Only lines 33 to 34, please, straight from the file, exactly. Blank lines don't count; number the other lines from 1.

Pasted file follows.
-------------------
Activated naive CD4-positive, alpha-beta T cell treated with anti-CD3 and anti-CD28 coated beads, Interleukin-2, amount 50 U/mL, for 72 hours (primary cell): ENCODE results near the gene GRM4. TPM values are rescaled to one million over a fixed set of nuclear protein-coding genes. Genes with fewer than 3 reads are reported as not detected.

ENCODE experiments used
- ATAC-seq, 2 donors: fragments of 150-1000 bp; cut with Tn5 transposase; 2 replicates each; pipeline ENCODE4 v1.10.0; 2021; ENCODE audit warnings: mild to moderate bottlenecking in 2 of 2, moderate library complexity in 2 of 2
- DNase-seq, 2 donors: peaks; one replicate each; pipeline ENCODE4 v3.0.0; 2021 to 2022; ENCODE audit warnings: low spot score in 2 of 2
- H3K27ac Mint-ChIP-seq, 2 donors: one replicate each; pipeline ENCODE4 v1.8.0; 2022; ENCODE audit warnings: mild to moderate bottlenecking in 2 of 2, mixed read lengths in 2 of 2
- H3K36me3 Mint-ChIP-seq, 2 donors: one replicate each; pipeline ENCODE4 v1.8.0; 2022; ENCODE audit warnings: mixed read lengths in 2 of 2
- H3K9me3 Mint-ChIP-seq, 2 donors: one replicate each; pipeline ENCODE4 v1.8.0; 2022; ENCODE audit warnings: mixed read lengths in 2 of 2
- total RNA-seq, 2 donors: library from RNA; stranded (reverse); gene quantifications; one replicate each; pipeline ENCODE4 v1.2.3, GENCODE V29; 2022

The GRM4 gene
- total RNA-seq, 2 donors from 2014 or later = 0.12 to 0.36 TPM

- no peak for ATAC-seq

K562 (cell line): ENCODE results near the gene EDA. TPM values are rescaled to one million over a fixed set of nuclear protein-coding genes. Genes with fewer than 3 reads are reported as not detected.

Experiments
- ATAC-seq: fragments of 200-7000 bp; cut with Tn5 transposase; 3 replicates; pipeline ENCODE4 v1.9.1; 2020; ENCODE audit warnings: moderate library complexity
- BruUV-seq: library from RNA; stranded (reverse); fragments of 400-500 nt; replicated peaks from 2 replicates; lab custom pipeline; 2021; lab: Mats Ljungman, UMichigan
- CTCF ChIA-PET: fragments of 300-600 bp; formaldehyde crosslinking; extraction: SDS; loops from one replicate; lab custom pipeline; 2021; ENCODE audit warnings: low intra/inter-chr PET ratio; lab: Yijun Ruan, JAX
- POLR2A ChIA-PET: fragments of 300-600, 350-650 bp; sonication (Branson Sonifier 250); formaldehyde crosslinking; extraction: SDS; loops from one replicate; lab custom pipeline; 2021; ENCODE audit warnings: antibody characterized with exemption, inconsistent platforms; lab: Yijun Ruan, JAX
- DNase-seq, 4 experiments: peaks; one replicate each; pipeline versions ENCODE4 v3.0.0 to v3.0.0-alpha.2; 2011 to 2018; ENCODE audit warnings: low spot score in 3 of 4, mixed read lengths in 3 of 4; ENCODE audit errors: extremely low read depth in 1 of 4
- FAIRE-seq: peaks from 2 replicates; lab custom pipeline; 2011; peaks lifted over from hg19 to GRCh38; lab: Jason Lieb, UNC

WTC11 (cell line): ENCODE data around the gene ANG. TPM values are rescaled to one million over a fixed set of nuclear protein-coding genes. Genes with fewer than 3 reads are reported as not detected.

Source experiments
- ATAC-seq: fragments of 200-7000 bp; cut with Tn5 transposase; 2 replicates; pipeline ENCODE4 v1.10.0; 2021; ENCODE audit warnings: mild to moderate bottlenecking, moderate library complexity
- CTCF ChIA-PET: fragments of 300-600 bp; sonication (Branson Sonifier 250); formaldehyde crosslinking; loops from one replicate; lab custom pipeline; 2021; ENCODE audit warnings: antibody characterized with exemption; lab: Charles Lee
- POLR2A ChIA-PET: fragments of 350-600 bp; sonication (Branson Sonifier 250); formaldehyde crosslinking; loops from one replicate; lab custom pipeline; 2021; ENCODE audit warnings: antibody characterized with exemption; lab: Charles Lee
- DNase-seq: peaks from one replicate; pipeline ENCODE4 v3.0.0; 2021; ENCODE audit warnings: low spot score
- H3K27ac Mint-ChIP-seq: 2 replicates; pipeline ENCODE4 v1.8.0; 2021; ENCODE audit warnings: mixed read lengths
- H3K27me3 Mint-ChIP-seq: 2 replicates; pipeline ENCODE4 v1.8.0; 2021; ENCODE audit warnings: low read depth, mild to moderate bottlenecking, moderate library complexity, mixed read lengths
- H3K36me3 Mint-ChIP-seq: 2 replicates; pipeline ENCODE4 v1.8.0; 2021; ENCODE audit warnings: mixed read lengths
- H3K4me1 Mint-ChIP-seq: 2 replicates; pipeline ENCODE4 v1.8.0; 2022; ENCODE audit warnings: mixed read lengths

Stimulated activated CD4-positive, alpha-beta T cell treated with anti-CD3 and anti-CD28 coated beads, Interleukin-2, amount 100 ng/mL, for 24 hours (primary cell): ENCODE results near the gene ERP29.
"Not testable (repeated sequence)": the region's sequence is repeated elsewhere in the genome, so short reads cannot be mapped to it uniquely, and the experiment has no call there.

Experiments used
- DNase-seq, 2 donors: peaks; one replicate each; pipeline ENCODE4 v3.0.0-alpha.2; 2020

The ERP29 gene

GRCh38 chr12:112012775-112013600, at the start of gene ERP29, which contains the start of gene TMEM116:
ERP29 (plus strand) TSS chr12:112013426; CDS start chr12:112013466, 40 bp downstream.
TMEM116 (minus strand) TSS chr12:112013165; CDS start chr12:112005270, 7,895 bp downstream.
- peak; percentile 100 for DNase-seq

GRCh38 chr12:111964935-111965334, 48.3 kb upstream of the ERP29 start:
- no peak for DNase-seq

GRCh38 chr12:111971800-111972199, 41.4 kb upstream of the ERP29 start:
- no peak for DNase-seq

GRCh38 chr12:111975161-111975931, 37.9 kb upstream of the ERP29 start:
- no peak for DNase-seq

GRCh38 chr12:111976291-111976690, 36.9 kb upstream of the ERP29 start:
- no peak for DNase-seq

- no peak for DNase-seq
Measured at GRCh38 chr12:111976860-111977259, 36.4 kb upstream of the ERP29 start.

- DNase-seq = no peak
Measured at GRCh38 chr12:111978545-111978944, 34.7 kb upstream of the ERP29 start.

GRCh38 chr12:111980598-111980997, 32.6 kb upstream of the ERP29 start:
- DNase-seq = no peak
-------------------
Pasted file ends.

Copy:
- DNase-seq, 2 donors: peaks; one replicate each; pipeline ENCODE4 v3.0.0-alpha.2; 2020

The ERP29 gene